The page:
Thursday, August 11, 2011

Elements of Quantum Meruit Claim


Quantum meruit is an equitable theory of recovery based on an implied agreement to pay for benefits received and knowingly accepted. Heldenfels Bros., Inc. v. City of Corpus Christi, 832 S.W.2d 39, 41 (Tex. 1992); Tricon Tool & Supply, Inc. v. Thumann, 226 S.W.3d 494, 502 (Tex. App.—Houston [1st Dist.] 2006, pet. denied).

A party can recover in quantum meruit when non-payment for the services rendered would result in an unjust enrichment to the party benefited by the work. Speck v. First Evangelical Lutheran Church of Houston, 235 S.W.3d 811, 815 (Tex. App.—Houston [1st Dist.] 2007, no pet.). To recover in quantum meruit, the plaintiff must establish that: (1) valuable services and/or materials were furnished, (2) to the party sought to be charged, (3) which were accepted by the party sought to be charged, and (4) under such circumstances as reasonably notified the recipient that the plaintiff, in performing, expected to be paid by the recipient. Heldenfels Bros., 832 S.W.2d at 41 (citing Vortt Exploration Co. v. Chevron U.S.A., Inc., 787 S.W.2d 942, 944 (Tex. 1990)). The plaintiff must also demonstrate that its efforts “were undertaken for the person sought to be charged; it is not enough to merely show that [its] efforts benefitted the defendant.” Hester v. Friedkin Cos., 132 S.W.3d 100, 106 (Tex. App.—Houston [14th Dist.] 2004, pet. denied) (emphasis in original).

SOURCE: Houston Court of Appeals - 01-10-00610-CV - 8/11/11

In his third issue, Bavishi contends that the trial court erroneously rendered summary judgment in favor of Airtron on its quantum meruit claim because it failed to establish that Bavishi accepted Airtron’s services.

Bavishi contends that he raised a fact issue regarding whether he accepted Airtron’s services, and he points to his summary judgment affidavit and the attached series of e-mails between Nylan and himself discussing the problems with the air conditioning system as evidence that Airtron did not satisfy its responsibility to correct all problems that arose involving the air conditioning system. Airtron argues that its quantum meruit claim was limited to recovery for the reasonable value of materials that it provided to Bavishi under its agreement with Transtar before Airtron contracted directly with Bavishi, including the installation of “grills, registers, and fan covers,” and that by not objecting to the installation of these particular materials or claiming that Airtron’s installation of these materials was faulty Bavishi accepted the materials. We agree with Airtron.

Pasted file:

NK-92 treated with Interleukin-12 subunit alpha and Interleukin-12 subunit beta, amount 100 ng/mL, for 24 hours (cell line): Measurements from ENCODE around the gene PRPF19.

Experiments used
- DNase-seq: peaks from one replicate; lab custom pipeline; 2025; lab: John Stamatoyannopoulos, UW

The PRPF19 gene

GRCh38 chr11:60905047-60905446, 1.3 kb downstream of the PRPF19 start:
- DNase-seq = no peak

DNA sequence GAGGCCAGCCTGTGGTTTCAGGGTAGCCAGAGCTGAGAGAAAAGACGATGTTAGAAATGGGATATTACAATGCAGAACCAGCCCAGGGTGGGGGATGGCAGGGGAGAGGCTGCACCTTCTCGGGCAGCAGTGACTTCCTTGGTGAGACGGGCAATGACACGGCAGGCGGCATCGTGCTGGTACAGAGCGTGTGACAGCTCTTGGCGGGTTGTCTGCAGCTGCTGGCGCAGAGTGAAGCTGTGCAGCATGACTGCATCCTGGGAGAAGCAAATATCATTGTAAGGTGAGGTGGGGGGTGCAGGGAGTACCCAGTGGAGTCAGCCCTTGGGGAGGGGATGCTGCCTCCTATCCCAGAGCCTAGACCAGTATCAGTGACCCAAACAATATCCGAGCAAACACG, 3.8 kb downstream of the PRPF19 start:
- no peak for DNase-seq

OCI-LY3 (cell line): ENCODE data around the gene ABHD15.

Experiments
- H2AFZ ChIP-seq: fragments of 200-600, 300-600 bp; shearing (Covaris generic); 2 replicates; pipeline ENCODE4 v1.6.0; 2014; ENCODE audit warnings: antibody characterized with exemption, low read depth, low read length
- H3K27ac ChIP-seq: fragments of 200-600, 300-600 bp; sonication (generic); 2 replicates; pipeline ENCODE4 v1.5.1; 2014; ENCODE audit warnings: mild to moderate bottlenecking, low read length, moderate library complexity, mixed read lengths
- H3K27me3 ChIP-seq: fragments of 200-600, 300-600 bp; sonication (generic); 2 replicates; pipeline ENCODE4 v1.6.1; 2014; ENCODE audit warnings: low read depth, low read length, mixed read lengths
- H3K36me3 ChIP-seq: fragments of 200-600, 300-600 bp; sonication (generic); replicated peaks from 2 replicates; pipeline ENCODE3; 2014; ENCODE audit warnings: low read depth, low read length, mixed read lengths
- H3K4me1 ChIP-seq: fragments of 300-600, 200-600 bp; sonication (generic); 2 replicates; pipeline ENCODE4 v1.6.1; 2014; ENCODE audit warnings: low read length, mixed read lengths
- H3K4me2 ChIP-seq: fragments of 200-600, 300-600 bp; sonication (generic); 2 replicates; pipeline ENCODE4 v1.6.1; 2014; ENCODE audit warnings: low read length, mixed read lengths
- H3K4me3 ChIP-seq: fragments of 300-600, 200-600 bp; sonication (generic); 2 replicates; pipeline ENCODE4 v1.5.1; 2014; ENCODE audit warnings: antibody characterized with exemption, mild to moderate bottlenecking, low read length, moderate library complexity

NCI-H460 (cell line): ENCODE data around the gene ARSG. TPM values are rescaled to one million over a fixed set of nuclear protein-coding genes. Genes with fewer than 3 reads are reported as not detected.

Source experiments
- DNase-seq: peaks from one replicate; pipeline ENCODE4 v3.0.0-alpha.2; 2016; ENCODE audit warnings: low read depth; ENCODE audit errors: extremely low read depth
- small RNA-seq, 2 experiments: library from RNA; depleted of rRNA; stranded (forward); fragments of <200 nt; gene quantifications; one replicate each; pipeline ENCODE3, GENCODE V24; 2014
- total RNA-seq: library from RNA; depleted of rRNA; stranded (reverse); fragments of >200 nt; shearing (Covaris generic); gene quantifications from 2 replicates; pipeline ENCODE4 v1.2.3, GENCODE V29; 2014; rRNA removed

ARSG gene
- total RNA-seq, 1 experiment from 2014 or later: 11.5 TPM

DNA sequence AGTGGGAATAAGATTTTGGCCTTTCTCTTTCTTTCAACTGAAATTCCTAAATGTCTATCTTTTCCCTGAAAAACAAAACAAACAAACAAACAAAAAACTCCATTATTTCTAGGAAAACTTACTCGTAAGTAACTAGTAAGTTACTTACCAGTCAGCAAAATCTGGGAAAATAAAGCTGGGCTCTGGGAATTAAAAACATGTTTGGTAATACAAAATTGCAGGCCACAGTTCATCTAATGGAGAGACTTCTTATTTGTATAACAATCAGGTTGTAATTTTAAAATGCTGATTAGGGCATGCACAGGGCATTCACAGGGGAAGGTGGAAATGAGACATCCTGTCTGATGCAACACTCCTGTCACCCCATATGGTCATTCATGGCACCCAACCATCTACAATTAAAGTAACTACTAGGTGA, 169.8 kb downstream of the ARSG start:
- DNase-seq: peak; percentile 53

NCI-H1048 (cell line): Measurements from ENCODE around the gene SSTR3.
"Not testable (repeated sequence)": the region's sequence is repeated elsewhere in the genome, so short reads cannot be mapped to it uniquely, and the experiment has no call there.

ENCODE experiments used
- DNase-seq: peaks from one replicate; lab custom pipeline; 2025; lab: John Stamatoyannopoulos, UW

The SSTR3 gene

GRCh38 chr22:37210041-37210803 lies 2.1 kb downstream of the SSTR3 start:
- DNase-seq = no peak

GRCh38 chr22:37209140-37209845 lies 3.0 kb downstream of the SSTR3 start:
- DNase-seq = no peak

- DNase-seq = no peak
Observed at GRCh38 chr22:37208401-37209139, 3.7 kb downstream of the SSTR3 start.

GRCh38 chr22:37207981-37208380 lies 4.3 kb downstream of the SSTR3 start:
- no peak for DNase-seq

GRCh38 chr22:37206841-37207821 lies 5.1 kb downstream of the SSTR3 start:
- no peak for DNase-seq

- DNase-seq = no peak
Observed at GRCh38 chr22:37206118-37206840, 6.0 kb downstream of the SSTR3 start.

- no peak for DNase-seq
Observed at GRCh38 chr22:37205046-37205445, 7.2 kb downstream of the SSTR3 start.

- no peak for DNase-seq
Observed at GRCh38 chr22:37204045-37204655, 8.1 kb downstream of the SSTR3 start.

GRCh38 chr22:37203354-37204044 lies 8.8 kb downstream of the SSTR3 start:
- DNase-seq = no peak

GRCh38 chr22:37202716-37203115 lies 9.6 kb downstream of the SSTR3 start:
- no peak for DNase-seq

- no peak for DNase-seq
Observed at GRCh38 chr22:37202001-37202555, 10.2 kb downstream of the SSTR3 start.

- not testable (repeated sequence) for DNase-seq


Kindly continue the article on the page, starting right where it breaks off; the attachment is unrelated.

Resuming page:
Airtron’s contract with Transtar obligated it to install, among other things, “steel supply grills and aluminum fixed bar return grills.” In his summary judgment affidavit, Nylan averred that Airtron installed materials, “including grills, registers, and fan covers,” pursuant to its contract with Transtar and that Transtar did not pay Airtron for these materials. After Bavishi fired Transtar and took over the project as general contractor, he signed a new contract with Airtron, which specified the remaining work to be completed and materials to be installed. This contract did not mention items such as grills, registers, and fan covers. Furthermore, although Bavishi subsequently informed Airtron of the numerous alleged problems with the air conditioning system, he never complained that the materials installed under the Transtar contract, and specified in Airtron’s quantum meruit claim, were unsatisfactory. There is also no evidence that any of the subsequent air conditioning subcontractors hired by Bavishi after Airtron left the project were required to fix problems concerning these specific materials.

We conclude that, under these facts, the summary judgment evidence establishes that Bavishi accepted the materials installed pursuant to Airtron’s contract with Transtar and at issue in Airtron’s quantum meruit claim. See also RC Mgmt., Inc. v. Tex. Waste Sys., Inc., No. 04-02-00488-CV, 2003 WL 1712535, at *4 (Tex. App.—San Antonio Apr. 2, 2003, no pet.) (mem. op.) (“[T]he evidence reflects that RCM did not refuse delivery of the larger containers or contact TWS to, at the very least, complain of the larger containers.”). We therefore hold that the trial court correctly rendered summary judgment in favor of Airtron on its quantum meruit claim.

We overrule Bavishi’s third issue.

SOURCE: Houston Court of Appeals - 01-10-00610-CV - 8/11/11

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